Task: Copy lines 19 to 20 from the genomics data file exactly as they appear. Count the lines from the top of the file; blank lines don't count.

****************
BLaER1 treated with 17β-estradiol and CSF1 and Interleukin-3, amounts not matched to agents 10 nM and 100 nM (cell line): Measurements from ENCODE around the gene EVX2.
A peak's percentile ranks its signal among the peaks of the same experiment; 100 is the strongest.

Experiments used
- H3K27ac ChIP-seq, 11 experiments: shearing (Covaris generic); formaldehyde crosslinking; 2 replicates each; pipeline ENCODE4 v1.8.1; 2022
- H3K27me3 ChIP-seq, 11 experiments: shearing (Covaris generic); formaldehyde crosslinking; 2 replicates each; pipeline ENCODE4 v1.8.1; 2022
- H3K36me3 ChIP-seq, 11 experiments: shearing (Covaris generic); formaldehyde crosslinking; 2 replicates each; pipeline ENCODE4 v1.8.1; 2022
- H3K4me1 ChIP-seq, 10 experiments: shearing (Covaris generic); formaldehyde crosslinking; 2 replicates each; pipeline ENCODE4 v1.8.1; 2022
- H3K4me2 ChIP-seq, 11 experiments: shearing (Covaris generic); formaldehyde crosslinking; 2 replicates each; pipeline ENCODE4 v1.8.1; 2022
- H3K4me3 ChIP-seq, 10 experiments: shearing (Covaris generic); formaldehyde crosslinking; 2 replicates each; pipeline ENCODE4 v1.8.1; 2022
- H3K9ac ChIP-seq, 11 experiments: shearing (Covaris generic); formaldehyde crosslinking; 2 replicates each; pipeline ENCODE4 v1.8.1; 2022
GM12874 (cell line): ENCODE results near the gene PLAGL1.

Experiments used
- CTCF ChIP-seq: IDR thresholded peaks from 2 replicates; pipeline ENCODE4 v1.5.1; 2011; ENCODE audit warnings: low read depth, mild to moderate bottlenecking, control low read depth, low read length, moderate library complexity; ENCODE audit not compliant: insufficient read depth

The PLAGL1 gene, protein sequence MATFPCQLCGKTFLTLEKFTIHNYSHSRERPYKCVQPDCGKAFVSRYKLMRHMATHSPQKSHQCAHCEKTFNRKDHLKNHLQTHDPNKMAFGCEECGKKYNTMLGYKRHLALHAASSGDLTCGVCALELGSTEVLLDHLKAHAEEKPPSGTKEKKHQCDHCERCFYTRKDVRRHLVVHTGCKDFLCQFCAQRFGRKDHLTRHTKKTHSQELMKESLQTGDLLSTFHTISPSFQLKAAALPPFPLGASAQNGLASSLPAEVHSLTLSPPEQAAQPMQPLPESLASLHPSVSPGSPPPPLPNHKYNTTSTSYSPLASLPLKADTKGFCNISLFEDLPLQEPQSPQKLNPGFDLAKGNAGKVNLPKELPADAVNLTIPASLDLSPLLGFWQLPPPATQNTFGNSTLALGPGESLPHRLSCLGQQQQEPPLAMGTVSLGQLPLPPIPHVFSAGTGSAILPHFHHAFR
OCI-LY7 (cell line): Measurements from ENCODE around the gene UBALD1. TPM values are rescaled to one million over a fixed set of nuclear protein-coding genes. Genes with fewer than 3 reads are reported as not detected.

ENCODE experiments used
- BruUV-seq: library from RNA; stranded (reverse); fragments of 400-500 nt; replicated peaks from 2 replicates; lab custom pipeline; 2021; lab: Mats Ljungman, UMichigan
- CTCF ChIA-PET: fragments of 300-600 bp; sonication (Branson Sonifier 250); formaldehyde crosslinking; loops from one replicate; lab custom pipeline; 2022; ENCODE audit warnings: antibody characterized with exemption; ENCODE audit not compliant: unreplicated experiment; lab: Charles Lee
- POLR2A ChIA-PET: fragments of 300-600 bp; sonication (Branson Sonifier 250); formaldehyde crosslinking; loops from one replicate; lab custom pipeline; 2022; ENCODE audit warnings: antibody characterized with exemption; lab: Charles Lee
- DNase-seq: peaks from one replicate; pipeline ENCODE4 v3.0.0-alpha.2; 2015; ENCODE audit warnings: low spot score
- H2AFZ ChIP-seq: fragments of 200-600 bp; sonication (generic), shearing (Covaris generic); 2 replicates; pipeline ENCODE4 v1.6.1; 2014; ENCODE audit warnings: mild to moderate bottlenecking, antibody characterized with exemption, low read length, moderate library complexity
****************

- POLR2A ChIA-PET: fragments of 300-600 bp; sonication (Branson Sonifier 250); formaldehyde crosslinking; loops from one replicate; lab custom pipeline; 2022; ENCODE audit warnings: antibody characterized with exemption; lab: Charles Lee
- DNase-seq: peaks from one replicate; pipeline ENCODE4 v3.0.0-alpha.2; 2015; ENCODE audit warnings: low spot score